Oklahoma often pays lip service to the principle of accountability for its public officials and that’s one important reason the state gets a failing grade and ranks 40th in the State Integrity Investigation, a study of transparency and accountability by the Center for Public Integrity and Global Integrity.
One case that serves to prove the point: In Pottawatomie County, five couples filed for divorce on July 6, 2015, but only one was allowed to keep all the details — even their names — from being included in public records.
Country music superstars Blake Shelton and Miranda Lambert, who own homes and businesses a couple of counties to the south, were allowed to file their July divorce proceedings under seal, with only their initials appearing on an online court records filing system.
Days before he retired from the bench, Pottawatomie County Associate District Judge John Gardner sealed the couple’s divorce filing at the request of their attorney, despite the fact that divorce filings are public records under Oklahoma law. A separate law mandates any protective order sealing records “shall be public,” but the judge didn’t file one until after media outlets complained.
The public’s right to access information under Oklahoma’s laws continues to be chipped away, and the state lags behind others on measures that could hold judges and other public officials accountable for such behavior.
Oklahoma earned a score of 59, an F — one of 11 states to receive a failing grade in the State Integrity Investigation. In 2012, Oklahoma scored a D on the State Integrity Investigation, ranking 38th. The two scores are not directly comparable, however, due to changes made to improve and update the questions and methodology, such as eliminating the category for redistricting, a process that generally occurs only once every 10 years.
In addition to examining the accountability laws as written in each state, the survey also measures the difference between the laws on the books and how they’re actually implemented. The probe determined that several states had a substantive “enforcement gap,” and Oklahoma’s ranked among the most significant.
“People with influence — whether it’s money or political influence — use that influence in a way where the average citizen does not get the same protections,” said attorney Aaron Stiles.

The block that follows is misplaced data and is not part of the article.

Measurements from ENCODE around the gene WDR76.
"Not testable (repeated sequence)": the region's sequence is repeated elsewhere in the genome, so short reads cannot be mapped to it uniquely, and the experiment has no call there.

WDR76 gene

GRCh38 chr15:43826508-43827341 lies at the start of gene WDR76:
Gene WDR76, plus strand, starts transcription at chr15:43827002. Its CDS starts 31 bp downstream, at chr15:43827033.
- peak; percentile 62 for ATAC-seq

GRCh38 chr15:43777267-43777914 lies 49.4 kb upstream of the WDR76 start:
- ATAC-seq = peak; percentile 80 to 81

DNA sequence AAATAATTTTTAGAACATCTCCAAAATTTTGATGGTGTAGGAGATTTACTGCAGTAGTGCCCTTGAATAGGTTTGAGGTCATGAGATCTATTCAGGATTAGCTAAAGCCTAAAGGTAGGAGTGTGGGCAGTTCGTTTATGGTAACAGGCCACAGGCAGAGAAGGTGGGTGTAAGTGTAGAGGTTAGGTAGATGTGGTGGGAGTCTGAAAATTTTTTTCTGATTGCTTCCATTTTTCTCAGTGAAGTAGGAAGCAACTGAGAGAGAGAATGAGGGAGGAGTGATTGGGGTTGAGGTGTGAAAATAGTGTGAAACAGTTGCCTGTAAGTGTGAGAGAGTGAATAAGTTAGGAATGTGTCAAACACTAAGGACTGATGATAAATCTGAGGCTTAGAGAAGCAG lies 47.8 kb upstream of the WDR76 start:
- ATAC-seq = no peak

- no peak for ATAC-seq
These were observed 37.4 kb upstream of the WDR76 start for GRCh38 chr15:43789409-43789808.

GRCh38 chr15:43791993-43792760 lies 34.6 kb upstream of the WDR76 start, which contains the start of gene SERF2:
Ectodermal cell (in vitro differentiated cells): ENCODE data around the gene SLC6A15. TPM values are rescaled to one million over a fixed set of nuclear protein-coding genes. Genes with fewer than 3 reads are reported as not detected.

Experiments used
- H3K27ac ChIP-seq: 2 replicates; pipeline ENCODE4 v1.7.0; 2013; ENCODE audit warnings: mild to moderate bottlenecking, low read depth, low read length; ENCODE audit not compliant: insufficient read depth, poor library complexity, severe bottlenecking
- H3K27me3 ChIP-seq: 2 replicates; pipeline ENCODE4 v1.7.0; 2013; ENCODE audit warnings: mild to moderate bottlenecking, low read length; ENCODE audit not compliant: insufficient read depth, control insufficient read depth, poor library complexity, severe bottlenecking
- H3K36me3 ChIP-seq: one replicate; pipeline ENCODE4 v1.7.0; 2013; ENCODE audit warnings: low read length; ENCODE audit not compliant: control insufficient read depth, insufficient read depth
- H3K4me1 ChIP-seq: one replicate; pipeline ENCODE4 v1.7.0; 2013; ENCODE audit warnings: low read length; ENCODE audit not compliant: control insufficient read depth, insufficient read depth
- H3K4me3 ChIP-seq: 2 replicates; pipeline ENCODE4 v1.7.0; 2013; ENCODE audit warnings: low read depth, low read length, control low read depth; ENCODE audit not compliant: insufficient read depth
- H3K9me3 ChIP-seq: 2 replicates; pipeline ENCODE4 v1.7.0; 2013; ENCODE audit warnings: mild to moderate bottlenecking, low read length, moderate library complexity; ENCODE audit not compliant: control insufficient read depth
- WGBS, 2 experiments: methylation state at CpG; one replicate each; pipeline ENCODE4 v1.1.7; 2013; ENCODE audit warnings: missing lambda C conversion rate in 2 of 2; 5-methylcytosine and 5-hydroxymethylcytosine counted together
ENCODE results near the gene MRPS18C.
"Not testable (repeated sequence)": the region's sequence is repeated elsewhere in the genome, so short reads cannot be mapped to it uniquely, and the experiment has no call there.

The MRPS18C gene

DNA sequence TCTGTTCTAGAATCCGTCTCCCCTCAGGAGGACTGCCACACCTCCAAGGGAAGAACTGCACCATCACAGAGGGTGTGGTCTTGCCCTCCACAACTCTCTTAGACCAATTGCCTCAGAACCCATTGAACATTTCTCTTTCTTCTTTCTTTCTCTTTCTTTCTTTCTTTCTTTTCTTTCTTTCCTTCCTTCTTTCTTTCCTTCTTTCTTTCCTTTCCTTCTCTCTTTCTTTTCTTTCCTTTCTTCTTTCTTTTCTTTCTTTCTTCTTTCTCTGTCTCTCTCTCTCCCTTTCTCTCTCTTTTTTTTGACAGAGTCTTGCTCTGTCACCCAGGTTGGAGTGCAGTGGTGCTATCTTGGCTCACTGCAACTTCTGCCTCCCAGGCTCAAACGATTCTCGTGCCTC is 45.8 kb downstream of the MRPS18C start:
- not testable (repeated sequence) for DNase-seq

Stiles is a former Oklahoma state representative and the author of a 2014 law requiring judges to narrowly tailor sealed records “so that only the portions of the record subject to confidentiality are sealed and the remainder of the record is kept open.”
Stiles maintains that the judge who sealed divorce records for Lambert and Shelton violated the law in a blatant example of “cronyism.” But the only way to challenge the decision in Oklahoma is for a citizen to appeal to a higher court at his or her own expense.
Oklahoma’s lowest scores on the State Integrity Investigation were in the areas of judicial accountability and access to information.
“It’s not fair for the rich and influential people to have their records sealed while the plumber down the street doesn’t have the right to have his records sealed,” Stiles said.
Gardner, the judge, disputed Stiles’ characterization, noting that anyone can seek to have court records sealed if they have been victims of certain crimes, for example. In this case, he didn’t want paparazzi hanging out on the steps of the courthouse in Shawnee, he said.
“I did it to preserve the peace and dignity of the entire courthouse,” Gardner said.
Oklahoma earned a category score of 48 on judicial accountability, in part because state law makes it optional for judges to explain their rulings.
The state has no legal process in place to evaluate the performance of Oklahoma judges. Although there is a body that has the power to discipline judges, its proceedings are entirely confidential.
Often, judges simply retire or resign before being disciplined or removed from office. Gardner retired a few days after he sealed the famous country singers’ divorce decree.
Furthermore, the “plumber down the street” may have a more difficult time accessing routine public records he is entitled to under Oklahoma law, the State Integrity Investigation revealed.